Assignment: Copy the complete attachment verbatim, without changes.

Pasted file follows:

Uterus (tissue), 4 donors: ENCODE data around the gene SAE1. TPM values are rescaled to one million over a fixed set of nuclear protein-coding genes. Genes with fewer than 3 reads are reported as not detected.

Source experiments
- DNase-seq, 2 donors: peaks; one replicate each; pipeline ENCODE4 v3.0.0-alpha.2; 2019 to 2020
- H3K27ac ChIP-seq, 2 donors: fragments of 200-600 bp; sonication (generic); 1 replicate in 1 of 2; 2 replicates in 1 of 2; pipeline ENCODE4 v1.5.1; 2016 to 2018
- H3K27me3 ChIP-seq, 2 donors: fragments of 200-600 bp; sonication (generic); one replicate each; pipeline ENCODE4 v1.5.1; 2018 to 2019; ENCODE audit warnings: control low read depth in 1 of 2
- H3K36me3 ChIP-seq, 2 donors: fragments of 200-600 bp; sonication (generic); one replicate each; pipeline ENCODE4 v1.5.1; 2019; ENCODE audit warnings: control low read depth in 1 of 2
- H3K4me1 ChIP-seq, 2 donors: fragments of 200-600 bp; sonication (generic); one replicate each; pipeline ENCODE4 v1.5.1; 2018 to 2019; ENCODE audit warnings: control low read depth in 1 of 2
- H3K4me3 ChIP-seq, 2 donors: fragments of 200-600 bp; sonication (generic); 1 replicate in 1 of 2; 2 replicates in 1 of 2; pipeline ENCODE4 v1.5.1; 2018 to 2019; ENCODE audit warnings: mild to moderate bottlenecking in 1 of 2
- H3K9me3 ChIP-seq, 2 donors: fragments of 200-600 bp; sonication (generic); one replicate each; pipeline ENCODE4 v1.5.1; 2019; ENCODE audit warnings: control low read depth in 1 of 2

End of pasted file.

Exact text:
Uterus (tissue), 4 donors: ENCODE data around the gene SAE1. TPM values are rescaled to one million over a fixed set of nuclear protein-coding genes. Genes with fewer than 3 reads are reported as not detected.

Source experiments
- DNase-seq, 2 donors: peaks; one replicate each; pipeline ENCODE4 v3.0.0-alpha.2; 2019 to 2020
- H3K27ac ChIP-seq, 2 donors: fragments of 200-600 bp; sonication (generic); 1 replicate in 1 of 2; 2 replicates in 1 of 2; pipeline ENCODE4 v1.5.1; 2016 to 2018
- H3K27me3 ChIP-seq, 2 donors: fragments of 200-600 bp; sonication (generic); one replicate each; pipeline ENCODE4 v1.5.1; 2018 to 2019; ENCODE audit warnings: control low read depth in 1 of 2
- H3K36me3 ChIP-seq, 2 donors: fragments of 200-600 bp; sonication (generic); one replicate each; pipeline ENCODE4 v1.5.1; 2019; ENCODE audit warnings: control low read depth in 1 of 2
- H3K4me1 ChIP-seq, 2 donors: fragments of 200-600 bp; sonication (generic); one replicate each; pipeline ENCODE4 v1.5.1; 2018 to 2019; ENCODE audit warnings: control low read depth in 1 of 2
- H3K4me3 ChIP-seq, 2 donors: fragments of 200-600 bp; sonication (generic); 1 replicate in 1 of 2; 2 replicates in 1 of 2; pipeline ENCODE4 v1.5.1; 2018 to 2019; ENCODE audit warnings: mild to moderate bottlenecking in 1 of 2
- H3K9me3 ChIP-seq, 2 donors: fragments of 200-600 bp; sonication (generic); one replicate each; pipeline ENCODE4 v1.5.1; 2019; ENCODE audit warnings: control low read depth in 1 of 2